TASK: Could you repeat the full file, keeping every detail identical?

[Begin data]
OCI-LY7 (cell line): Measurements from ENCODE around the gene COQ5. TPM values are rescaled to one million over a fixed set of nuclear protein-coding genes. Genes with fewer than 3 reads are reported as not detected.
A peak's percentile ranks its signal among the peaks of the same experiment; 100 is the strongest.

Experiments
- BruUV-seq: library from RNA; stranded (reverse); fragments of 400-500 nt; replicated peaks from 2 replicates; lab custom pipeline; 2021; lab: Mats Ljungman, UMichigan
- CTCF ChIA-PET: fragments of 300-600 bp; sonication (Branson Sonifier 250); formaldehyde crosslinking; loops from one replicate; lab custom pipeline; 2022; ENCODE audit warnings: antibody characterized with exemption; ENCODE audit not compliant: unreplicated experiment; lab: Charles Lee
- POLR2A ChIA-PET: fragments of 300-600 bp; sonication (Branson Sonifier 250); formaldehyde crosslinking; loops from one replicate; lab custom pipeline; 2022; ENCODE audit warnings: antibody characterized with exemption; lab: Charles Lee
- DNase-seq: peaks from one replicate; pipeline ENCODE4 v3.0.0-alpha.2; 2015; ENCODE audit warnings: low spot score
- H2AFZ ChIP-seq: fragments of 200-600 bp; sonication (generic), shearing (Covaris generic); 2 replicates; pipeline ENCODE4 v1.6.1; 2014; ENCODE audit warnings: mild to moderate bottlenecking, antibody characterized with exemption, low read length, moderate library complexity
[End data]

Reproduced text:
OCI-LY7 (cell line): Measurements from ENCODE around the gene COQ5. TPM values are rescaled to one million over a fixed set of nuclear protein-coding genes. Genes with fewer than 3 reads are reported as not detected.
A peak's percentile ranks its signal among the peaks of the same experiment; 100 is the strongest.

Experiments
- BruUV-seq: library from RNA; stranded (reverse); fragments of 400-500 nt; replicated peaks from 2 replicates; lab custom pipeline; 2021; lab: Mats Ljungman, UMichigan
- CTCF ChIA-PET: fragments of 300-600 bp; sonication (Branson Sonifier 250); formaldehyde crosslinking; loops from one replicate; lab custom pipeline; 2022; ENCODE audit warnings: antibody characterized with exemption; ENCODE audit not compliant: unreplicated experiment; lab: Charles Lee
- POLR2A ChIA-PET: fragments of 300-600 bp; sonication (Branson Sonifier 250); formaldehyde crosslinking; loops from one replicate; lab custom pipeline; 2022; ENCODE audit warnings: antibody characterized with exemption; lab: Charles Lee
- DNase-seq: peaks from one replicate; pipeline ENCODE4 v3.0.0-alpha.2; 2015; ENCODE audit warnings: low spot score
- H2AFZ ChIP-seq: fragments of 200-600 bp; sonication (generic), shearing (Covaris generic); 2 replicates; pipeline ENCODE4 v1.6.1; 2014; ENCODE audit warnings: mild to moderate bottlenecking, antibody characterized with exemption, low read length, moderate library complexity